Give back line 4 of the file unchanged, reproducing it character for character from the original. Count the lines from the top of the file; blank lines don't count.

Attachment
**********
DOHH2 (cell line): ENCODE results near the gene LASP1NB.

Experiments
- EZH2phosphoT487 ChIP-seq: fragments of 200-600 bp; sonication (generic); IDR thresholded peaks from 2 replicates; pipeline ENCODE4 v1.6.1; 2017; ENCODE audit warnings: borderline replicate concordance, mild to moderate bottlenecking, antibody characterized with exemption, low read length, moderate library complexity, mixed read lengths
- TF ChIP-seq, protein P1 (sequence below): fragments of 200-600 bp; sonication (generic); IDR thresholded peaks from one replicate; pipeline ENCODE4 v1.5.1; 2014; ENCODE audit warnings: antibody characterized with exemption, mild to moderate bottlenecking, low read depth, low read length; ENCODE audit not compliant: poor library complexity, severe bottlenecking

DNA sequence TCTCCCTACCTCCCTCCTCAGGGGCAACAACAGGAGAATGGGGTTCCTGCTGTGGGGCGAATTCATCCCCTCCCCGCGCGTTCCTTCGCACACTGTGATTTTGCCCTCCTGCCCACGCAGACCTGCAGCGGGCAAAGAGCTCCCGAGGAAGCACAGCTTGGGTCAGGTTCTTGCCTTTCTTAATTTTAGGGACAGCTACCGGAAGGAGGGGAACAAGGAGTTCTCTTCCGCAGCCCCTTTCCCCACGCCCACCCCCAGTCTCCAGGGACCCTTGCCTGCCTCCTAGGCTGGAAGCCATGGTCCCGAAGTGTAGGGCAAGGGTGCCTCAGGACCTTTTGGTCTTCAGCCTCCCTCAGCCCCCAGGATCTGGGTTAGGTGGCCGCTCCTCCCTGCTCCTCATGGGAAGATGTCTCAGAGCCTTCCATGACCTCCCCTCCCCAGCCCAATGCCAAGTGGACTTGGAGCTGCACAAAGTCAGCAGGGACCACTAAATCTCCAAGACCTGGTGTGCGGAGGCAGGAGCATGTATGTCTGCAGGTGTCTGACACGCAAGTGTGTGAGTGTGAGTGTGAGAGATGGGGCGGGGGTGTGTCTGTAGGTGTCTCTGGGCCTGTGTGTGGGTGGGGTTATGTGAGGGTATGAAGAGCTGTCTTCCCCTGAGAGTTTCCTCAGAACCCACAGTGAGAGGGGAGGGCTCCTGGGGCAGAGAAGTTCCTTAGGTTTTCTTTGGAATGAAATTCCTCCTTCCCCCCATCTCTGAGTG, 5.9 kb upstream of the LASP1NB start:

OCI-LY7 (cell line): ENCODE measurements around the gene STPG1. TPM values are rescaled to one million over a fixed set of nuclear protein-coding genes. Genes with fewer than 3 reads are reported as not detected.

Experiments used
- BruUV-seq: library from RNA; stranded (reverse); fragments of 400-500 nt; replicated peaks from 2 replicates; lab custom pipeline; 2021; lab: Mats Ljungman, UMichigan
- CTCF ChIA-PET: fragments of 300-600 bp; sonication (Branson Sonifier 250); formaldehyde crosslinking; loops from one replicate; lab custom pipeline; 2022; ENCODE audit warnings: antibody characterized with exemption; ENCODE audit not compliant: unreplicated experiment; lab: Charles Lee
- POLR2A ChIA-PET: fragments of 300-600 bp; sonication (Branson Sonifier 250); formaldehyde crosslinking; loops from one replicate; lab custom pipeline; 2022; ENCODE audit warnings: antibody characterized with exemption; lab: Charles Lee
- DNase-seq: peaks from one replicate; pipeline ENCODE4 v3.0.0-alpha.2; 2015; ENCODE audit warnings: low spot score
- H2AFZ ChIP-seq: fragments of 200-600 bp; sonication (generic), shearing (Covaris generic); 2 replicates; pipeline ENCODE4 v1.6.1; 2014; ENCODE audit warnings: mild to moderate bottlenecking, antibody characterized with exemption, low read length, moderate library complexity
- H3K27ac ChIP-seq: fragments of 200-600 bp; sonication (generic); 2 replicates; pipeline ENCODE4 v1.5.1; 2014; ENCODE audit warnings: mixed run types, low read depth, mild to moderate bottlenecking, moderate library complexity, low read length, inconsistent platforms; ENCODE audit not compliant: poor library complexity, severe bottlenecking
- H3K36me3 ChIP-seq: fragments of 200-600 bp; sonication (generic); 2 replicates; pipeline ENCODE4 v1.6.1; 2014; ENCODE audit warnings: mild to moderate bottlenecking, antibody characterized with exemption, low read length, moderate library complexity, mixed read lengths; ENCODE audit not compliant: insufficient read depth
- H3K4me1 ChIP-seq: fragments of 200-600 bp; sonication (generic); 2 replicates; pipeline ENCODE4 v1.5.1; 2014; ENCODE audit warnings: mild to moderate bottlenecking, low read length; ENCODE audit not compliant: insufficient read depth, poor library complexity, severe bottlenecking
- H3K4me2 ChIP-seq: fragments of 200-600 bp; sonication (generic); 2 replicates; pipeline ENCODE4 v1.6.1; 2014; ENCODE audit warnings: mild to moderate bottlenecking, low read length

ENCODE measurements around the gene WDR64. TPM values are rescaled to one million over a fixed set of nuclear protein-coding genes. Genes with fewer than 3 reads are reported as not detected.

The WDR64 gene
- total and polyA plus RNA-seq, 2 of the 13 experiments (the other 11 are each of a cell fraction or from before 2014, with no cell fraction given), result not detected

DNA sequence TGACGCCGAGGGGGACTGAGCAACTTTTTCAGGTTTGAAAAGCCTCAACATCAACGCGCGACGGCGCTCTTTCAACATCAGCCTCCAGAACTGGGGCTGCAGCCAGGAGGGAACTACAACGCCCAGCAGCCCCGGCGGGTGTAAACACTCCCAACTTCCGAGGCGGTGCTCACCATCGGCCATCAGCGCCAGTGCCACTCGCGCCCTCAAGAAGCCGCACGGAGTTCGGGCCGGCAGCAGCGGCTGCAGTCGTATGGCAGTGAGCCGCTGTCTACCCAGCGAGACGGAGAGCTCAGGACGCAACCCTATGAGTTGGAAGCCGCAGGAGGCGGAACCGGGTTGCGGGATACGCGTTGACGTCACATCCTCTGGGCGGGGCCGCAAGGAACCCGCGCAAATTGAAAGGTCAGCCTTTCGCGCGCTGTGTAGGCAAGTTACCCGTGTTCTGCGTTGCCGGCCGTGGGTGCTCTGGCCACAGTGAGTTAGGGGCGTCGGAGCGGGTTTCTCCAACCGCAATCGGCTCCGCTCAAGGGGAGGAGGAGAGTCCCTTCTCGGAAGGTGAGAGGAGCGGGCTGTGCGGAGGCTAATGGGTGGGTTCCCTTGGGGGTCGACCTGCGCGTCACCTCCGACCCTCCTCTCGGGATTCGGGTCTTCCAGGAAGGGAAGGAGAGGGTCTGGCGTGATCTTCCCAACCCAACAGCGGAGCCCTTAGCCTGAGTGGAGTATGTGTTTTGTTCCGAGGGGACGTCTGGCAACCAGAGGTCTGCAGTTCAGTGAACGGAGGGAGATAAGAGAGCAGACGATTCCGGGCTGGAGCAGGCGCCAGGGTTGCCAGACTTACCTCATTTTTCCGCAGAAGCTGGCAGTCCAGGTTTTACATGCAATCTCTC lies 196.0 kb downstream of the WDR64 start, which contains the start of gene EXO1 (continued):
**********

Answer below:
- TF ChIP-seq, protein P1 (sequence below): fragments of 200-600 bp; sonication (generic); IDR thresholded peaks from one replicate; pipeline ENCODE4 v1.5.1; 2014; ENCODE audit warnings: antibody characterized with exemption, mild to moderate bottlenecking, low read depth, low read length; ENCODE audit not compliant: poor library complexity, severe bottlenecking